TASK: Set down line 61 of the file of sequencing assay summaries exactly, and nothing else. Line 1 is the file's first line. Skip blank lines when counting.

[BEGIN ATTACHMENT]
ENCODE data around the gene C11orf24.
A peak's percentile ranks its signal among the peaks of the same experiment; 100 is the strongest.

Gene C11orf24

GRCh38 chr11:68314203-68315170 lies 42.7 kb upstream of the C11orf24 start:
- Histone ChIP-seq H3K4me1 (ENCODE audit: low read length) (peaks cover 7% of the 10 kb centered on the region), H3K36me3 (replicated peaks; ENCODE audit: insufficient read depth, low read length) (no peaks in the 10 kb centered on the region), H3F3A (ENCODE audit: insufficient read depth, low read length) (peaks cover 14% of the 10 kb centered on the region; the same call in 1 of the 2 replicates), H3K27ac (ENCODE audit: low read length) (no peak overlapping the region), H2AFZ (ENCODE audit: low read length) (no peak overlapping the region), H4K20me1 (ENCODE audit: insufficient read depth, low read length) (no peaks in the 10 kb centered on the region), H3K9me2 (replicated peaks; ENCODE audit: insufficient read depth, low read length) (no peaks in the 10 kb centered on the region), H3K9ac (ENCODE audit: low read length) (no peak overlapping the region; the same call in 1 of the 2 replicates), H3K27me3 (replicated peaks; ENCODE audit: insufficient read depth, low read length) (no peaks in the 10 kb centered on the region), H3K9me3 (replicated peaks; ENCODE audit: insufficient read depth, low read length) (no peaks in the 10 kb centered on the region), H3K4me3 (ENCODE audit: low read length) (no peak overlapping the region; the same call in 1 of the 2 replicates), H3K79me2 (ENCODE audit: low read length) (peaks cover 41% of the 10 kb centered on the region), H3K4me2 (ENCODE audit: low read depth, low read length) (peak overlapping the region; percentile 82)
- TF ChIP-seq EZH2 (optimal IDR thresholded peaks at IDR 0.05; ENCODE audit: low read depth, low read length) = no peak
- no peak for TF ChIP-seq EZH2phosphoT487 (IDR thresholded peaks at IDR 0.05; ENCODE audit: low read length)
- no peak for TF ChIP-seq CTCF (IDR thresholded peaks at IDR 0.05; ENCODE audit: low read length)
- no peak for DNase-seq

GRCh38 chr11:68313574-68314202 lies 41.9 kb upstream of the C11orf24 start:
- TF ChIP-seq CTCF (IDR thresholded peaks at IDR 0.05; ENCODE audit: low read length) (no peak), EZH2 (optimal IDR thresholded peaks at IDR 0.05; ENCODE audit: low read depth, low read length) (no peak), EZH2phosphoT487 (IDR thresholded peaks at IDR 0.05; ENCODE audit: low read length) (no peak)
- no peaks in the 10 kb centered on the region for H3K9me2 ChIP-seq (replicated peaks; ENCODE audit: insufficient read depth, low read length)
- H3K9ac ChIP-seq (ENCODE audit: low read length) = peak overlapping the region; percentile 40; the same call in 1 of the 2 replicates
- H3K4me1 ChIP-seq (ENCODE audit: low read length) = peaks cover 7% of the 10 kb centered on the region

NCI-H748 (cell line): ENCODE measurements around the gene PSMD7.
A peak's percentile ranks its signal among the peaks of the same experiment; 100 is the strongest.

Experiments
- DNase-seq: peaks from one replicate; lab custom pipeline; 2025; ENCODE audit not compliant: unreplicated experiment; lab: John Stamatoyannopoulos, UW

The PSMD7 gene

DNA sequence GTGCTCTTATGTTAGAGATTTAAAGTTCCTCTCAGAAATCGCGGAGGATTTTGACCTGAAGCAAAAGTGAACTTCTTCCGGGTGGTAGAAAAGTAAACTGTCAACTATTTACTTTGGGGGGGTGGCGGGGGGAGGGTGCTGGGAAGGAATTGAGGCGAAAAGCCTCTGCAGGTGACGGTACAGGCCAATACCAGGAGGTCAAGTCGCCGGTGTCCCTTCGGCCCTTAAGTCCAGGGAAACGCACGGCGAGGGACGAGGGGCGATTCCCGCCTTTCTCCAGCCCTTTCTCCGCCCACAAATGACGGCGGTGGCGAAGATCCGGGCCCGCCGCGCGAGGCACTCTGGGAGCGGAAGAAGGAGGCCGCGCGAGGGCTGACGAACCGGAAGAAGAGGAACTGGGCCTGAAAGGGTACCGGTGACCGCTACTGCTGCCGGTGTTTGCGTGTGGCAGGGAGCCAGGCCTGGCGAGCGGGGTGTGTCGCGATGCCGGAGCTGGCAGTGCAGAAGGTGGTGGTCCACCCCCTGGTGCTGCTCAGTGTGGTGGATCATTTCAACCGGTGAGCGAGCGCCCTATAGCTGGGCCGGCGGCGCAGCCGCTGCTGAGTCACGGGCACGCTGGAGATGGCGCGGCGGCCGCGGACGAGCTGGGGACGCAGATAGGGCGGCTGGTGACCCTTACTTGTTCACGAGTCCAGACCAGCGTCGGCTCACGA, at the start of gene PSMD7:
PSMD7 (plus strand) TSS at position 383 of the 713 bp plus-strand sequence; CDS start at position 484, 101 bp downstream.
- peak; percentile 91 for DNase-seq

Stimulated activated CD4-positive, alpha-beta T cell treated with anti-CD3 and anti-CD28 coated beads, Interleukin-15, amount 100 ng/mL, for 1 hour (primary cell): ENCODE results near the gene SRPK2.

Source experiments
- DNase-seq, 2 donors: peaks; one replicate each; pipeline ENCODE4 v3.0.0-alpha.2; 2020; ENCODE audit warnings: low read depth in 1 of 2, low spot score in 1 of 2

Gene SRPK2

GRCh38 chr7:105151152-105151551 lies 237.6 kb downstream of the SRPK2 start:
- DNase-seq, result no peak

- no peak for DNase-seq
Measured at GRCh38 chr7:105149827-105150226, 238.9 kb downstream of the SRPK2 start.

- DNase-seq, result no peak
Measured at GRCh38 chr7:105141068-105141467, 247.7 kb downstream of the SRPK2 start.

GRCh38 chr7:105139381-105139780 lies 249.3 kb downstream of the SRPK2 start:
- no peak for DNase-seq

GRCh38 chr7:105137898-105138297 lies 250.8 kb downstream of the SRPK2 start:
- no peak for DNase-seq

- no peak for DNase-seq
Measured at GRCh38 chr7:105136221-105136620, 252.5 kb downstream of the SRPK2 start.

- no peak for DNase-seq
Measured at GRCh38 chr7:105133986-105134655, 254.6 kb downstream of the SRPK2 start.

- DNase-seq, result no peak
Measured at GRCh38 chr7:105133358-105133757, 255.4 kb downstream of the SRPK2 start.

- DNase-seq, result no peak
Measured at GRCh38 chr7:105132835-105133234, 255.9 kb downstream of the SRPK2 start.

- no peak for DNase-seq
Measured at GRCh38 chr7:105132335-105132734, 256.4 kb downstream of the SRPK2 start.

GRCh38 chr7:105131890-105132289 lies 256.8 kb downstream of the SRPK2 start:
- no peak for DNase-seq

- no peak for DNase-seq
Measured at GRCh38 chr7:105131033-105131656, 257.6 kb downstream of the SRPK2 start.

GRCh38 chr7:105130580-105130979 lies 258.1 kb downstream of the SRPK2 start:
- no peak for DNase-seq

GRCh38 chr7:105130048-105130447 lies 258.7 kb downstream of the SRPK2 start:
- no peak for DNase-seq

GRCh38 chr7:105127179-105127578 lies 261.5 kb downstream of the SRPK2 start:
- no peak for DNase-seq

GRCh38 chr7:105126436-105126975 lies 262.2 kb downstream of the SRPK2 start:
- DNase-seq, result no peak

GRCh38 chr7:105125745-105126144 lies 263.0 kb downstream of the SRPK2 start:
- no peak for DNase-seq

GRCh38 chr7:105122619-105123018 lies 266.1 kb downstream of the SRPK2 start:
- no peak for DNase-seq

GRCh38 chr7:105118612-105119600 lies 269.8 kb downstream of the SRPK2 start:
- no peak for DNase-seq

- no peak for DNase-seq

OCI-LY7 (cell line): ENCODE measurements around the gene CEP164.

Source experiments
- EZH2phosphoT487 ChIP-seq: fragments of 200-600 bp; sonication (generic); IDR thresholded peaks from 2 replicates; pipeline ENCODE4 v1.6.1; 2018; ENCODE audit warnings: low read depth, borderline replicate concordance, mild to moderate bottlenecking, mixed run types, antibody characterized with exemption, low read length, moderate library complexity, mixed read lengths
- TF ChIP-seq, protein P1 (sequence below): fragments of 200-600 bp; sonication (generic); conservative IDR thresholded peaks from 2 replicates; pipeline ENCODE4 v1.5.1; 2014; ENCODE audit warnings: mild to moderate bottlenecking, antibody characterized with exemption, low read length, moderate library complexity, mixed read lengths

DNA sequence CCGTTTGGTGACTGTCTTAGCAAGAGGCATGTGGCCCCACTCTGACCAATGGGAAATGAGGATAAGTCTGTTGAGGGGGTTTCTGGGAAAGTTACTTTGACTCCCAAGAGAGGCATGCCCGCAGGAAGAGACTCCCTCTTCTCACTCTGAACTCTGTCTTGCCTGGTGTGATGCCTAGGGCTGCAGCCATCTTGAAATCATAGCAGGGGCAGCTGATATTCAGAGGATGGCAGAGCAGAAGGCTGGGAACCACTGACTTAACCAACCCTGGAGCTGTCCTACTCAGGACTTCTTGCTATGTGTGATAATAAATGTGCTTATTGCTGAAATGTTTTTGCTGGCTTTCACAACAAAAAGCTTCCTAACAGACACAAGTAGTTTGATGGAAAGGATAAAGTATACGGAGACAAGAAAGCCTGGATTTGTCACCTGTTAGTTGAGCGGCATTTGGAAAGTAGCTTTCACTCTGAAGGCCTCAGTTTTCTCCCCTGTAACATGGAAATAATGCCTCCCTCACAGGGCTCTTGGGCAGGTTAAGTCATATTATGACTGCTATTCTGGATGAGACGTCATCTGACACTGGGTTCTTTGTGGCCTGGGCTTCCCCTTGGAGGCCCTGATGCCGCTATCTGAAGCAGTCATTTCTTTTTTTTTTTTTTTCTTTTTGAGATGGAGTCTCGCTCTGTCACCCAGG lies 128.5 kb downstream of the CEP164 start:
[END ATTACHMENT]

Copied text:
GRCh38 chr7:105122619-105123018 lies 266.1 kb downstream of the SRPK2 start: